The holiday season has begun. We can see signs of it everywhere we turn. Joy, goodwill and celebration are in the air. But, the extra joy, goodwill, holiday parties and gift giving take a lot of energy and planning. If you manage a business or supervise staff, you can predict that your employees will have more on their minds than usual. How can you be supportive of their needs, while still keeping focus on the company’s work? Here are 11 ways you can help them and your business during this time of year:
1) Be accommodating and flexible in terms of employee work hours.
2) Simplify what you do as a company. Have fewer holiday parties that are work-related. Keep it simple when it comes to decorating and holiday gift giving.
3) Increase your awareness, acknowledgement, and recognition of staff. You can do this by offering praise to individual staff members for what they do. You can tell them directly or use some little gimmicks such as stickers with words of appreciation or thanks.
4) Maintain effective lines of communication with staff, even more than usual. Keep everyone informed of what’s going on. Let everyone know who’ll be off, and when. This is important because work schedules change more during the holiday season with more requests for time off. Post dates and times of special events. Also, as supervisor, when you take time off, make sure someone else handles this communication function.
5) If work demands increase, consider increasing your staffing temporarily or scaling back somewhat. With more people taking time off, you don’t want pressure to build among those who remain on the job.
6) Be on the lookout for warning signs of stress in staff. First, simply listen and observe. If someone is talking about being stressed, that’s a clear sign. Also look for increased absenteeism or lateness, irritability or withdrawal or decreased patience or tolerance. In addition, look for any kind of change in someone’s performance or any overt sadness or anxiety.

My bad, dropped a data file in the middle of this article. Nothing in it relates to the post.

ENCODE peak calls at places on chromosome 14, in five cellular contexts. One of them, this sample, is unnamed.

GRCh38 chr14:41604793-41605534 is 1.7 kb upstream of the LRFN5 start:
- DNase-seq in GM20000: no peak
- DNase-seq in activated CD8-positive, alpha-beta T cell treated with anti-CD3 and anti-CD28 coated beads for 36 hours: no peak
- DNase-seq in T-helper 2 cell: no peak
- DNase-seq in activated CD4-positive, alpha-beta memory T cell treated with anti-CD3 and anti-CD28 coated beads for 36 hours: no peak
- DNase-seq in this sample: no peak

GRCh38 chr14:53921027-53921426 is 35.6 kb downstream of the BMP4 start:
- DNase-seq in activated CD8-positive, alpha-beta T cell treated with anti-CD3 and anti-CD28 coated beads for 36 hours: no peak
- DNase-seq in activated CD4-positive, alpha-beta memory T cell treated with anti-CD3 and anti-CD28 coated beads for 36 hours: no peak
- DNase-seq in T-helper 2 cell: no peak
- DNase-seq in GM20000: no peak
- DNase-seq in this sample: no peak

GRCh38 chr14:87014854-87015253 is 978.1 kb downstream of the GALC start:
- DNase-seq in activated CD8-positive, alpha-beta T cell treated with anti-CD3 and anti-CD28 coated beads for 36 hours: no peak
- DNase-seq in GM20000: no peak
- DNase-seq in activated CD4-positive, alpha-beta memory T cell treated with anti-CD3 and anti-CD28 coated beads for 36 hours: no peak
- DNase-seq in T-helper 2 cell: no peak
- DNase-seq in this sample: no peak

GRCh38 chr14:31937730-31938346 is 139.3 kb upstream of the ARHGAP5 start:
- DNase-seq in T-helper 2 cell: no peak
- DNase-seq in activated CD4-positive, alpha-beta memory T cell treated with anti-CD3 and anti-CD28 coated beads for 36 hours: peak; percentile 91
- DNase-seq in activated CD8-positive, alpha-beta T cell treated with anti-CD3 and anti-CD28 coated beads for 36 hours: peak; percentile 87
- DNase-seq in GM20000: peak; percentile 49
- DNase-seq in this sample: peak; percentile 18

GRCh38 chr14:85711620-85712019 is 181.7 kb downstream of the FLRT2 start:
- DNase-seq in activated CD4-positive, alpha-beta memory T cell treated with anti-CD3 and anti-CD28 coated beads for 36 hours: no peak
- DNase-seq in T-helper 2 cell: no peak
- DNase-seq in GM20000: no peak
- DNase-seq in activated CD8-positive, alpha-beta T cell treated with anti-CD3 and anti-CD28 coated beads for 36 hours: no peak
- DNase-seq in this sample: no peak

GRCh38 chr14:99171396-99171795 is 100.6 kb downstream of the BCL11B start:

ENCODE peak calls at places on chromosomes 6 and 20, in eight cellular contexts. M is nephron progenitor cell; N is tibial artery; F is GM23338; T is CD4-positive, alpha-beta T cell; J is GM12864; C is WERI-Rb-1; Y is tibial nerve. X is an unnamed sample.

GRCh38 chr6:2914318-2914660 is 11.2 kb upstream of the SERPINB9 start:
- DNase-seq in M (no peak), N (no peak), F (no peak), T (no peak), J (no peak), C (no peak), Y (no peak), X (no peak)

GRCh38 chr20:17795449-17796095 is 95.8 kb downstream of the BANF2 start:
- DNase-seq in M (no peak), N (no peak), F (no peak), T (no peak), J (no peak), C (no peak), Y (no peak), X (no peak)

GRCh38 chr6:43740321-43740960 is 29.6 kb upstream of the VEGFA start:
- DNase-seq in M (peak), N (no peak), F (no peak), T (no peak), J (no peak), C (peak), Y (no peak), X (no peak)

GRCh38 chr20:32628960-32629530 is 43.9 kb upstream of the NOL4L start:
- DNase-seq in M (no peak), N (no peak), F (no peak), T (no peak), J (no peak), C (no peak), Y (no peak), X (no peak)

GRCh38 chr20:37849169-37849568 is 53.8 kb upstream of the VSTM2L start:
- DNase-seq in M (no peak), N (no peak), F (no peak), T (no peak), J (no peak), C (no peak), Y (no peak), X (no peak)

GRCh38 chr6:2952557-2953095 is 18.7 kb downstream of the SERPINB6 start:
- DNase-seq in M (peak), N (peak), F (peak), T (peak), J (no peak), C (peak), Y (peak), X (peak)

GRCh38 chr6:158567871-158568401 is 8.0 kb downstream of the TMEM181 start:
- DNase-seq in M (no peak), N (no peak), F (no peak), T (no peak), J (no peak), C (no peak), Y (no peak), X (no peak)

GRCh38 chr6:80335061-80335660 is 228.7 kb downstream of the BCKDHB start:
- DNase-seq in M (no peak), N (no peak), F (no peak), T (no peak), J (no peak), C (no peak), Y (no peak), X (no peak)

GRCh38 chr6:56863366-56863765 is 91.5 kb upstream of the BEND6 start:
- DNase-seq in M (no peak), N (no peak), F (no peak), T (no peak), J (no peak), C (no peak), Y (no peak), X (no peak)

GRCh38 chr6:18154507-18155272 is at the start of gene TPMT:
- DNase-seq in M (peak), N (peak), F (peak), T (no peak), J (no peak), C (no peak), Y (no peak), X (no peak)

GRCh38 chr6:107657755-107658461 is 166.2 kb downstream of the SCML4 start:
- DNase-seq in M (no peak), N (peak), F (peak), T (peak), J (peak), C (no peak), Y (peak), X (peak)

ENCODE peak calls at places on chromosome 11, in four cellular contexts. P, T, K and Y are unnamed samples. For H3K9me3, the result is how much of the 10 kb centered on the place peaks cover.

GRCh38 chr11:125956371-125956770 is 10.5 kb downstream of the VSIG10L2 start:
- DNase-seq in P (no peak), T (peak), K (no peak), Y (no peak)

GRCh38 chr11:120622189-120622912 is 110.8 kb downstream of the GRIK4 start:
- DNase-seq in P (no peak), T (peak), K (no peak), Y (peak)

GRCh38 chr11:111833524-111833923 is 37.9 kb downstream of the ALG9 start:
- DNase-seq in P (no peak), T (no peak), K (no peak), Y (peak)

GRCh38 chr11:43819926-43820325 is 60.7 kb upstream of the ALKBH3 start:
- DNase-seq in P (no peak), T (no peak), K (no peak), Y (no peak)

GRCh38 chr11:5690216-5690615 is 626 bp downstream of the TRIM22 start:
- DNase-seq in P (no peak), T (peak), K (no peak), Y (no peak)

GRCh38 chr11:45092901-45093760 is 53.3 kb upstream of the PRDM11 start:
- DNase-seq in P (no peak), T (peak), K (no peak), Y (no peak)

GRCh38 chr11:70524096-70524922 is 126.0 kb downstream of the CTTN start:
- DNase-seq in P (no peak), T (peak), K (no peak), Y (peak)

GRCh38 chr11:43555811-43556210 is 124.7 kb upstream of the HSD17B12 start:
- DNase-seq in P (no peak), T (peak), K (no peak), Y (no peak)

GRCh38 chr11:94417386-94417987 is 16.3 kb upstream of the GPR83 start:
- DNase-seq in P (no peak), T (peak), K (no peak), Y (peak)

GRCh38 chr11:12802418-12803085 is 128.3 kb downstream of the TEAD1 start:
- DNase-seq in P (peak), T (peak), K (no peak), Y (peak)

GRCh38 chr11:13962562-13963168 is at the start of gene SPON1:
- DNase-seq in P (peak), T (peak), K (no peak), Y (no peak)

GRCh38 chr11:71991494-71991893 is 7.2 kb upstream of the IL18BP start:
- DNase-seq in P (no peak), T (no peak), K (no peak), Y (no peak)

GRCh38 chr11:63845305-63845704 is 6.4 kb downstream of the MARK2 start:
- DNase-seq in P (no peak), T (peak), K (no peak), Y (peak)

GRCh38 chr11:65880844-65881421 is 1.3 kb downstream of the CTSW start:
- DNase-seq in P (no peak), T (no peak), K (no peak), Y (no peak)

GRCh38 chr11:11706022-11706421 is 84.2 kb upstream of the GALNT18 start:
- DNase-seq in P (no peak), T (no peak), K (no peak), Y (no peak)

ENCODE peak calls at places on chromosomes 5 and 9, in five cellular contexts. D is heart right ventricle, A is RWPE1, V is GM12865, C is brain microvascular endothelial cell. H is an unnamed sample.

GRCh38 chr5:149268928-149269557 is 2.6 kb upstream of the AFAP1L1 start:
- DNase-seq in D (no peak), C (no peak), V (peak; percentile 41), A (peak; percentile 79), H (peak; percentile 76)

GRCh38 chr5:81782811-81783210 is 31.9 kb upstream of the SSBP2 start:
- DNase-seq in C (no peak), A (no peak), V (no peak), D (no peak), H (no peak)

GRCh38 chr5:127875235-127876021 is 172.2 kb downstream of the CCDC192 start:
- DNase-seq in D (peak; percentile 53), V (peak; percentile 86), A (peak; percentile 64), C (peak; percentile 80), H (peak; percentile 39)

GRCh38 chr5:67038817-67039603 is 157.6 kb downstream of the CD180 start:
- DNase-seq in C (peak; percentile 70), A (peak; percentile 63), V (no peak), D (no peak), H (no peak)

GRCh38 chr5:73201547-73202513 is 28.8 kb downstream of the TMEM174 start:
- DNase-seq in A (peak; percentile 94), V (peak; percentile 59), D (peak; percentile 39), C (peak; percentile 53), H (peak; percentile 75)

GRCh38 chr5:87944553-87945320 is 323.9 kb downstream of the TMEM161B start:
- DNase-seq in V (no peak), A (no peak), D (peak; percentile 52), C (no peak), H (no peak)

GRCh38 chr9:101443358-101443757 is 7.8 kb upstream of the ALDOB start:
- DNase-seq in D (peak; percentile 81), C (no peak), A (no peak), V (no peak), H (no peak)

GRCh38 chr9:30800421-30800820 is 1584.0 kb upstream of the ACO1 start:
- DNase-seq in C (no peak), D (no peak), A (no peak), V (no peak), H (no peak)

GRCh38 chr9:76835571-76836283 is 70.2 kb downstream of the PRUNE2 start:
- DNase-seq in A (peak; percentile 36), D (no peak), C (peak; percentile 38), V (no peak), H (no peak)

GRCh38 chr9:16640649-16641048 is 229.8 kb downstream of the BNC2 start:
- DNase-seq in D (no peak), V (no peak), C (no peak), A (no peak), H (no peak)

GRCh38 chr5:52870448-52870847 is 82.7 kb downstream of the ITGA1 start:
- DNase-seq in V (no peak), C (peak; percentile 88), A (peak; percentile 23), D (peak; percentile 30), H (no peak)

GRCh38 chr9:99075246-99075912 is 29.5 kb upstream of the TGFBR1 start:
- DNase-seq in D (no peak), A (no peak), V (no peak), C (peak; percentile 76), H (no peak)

7) When individuals show these signs, talk to them about it, in an empathic way. Help them think about alternative ways to manage their work duties and their holiday home demands. Remember, holiday stress is time-limited! Most supervisors can tolerate a little bit of personal business being done on the job, but during the holiday season the personal demands can grow. A polite reminder to employees that they can’t spend all day planning their weekend holiday party can help the business and help the employee to recognize the boundaries between work and home. If more than a few employees seem stressed, consider bringing in a stress management educator for a lunchtime presentation on managing holiday stress.
8) Be sensitive to cultural differences during the holidays. For your employees, this could be Christmas or Chanukah or Kwanzaa, or no holiday at all. Different cultures celebrate holidays differently.
9) And be sensitive to people’s experience. In America, we have this image of the holidays as a time for the perfect family event. But rarely does the event live up to our expectations. This in itself can distress us and affect how we work.
10) On a similar note, the holidays are perceived to be celebrations of joy. But they can also bring sadness. For instance, the first holiday after the death of a loved one can be particularly sad. Most likely, this is a “situational sadness,” and the employee should rebound when the holiday is over.
11) As a boss, if you notice someone struggling with the day-to-day job requirements or someone who appears down while everyone else is celebrating at the company party, you can talk with that person and acknowledge what you see. Ask him or her what’s going on and be a good listener.
By putting these ideas into practice, you can help your employees through the holiday season. Hopefully you can convert some of that holiday stress into holiday cheer.
Rich Bayer, Ph.D., is the CEO of Upper Bay Counseling and Support Services Inc. and a practicing psychologist.